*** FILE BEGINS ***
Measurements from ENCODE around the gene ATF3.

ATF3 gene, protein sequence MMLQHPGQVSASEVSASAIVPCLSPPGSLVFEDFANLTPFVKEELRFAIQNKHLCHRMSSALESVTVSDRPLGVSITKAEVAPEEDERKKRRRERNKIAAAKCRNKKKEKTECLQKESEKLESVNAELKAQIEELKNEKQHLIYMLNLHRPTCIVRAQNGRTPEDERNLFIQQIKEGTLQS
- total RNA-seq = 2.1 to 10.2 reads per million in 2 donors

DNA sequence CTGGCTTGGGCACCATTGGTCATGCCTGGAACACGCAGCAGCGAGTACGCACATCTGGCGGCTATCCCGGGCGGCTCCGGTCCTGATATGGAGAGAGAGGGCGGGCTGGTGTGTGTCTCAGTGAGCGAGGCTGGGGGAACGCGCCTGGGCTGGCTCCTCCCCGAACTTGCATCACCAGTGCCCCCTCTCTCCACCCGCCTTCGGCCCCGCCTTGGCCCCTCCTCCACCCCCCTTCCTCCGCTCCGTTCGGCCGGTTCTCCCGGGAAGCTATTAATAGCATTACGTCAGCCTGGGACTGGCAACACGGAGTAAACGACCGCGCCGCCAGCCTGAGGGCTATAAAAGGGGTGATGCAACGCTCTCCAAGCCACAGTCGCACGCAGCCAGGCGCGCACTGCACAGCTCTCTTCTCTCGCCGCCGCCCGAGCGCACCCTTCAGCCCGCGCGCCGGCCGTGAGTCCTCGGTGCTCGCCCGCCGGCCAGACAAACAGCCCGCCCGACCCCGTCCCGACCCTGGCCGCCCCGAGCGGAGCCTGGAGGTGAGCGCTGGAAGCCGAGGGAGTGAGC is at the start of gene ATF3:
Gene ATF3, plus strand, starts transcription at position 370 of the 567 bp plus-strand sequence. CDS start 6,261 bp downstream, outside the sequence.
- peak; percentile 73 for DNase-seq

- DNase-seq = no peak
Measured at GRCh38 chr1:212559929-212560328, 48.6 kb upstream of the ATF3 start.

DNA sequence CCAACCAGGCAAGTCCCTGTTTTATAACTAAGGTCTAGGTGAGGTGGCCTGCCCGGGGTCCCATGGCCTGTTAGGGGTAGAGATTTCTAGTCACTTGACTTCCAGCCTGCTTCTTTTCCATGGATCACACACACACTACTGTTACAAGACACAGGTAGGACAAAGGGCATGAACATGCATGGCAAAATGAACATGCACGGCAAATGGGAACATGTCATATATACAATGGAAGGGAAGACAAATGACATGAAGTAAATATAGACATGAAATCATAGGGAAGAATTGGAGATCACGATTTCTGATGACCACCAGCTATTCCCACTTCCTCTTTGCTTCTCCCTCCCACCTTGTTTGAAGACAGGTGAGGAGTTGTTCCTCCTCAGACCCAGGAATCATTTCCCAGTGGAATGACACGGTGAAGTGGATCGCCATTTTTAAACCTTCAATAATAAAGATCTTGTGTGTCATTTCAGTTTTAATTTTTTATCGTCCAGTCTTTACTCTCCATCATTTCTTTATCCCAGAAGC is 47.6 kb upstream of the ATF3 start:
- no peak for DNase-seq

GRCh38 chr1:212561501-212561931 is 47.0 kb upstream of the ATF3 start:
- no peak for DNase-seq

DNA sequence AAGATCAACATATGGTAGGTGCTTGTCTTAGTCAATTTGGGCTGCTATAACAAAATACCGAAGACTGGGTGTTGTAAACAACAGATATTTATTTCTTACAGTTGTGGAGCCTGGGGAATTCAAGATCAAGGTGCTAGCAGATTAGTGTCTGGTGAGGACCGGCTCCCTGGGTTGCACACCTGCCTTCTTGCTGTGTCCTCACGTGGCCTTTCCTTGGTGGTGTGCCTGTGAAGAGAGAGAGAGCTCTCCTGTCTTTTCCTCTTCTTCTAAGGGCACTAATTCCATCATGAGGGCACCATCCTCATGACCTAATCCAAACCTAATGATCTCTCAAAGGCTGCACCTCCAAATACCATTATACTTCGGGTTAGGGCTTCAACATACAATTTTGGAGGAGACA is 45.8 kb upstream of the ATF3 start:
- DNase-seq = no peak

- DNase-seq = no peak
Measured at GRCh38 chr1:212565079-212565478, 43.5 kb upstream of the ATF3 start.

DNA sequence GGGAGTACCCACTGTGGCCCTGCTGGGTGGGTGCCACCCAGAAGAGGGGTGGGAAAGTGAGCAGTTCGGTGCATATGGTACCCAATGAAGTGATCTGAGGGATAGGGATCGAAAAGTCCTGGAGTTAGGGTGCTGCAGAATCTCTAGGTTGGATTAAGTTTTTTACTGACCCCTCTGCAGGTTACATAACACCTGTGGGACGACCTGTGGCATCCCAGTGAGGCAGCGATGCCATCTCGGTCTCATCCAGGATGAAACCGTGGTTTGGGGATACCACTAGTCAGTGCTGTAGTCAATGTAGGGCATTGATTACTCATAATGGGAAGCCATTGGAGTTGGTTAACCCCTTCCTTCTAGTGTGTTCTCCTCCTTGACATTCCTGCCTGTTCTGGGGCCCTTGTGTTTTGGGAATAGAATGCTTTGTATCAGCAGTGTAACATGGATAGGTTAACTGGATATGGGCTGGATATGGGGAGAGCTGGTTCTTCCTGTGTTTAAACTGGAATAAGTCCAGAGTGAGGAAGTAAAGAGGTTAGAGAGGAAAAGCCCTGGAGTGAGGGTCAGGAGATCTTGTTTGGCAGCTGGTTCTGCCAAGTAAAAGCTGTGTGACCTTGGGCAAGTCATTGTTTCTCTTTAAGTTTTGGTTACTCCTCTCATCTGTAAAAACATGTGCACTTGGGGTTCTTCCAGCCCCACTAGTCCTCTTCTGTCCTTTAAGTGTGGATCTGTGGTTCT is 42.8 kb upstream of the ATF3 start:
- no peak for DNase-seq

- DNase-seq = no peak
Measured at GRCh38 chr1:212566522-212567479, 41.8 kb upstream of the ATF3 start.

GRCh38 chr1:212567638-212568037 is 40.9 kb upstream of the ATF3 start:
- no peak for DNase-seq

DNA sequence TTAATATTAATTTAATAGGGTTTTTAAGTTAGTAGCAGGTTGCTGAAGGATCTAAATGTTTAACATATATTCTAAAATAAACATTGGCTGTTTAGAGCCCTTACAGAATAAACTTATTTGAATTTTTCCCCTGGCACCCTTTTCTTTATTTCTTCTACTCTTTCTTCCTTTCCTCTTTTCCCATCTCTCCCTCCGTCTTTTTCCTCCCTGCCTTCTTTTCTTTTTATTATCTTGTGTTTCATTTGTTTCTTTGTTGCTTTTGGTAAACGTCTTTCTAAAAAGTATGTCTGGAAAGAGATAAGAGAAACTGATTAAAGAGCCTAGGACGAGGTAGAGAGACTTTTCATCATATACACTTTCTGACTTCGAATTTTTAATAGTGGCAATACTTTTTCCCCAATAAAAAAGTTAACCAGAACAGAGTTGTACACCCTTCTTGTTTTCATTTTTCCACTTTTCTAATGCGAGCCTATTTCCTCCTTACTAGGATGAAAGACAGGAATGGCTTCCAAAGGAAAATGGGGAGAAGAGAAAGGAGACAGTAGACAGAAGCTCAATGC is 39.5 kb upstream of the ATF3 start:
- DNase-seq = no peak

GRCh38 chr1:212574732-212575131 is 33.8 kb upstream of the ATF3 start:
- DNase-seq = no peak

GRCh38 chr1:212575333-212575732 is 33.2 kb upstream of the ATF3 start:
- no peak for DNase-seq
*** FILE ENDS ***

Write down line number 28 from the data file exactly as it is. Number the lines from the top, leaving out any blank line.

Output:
- no peak for DNase-seq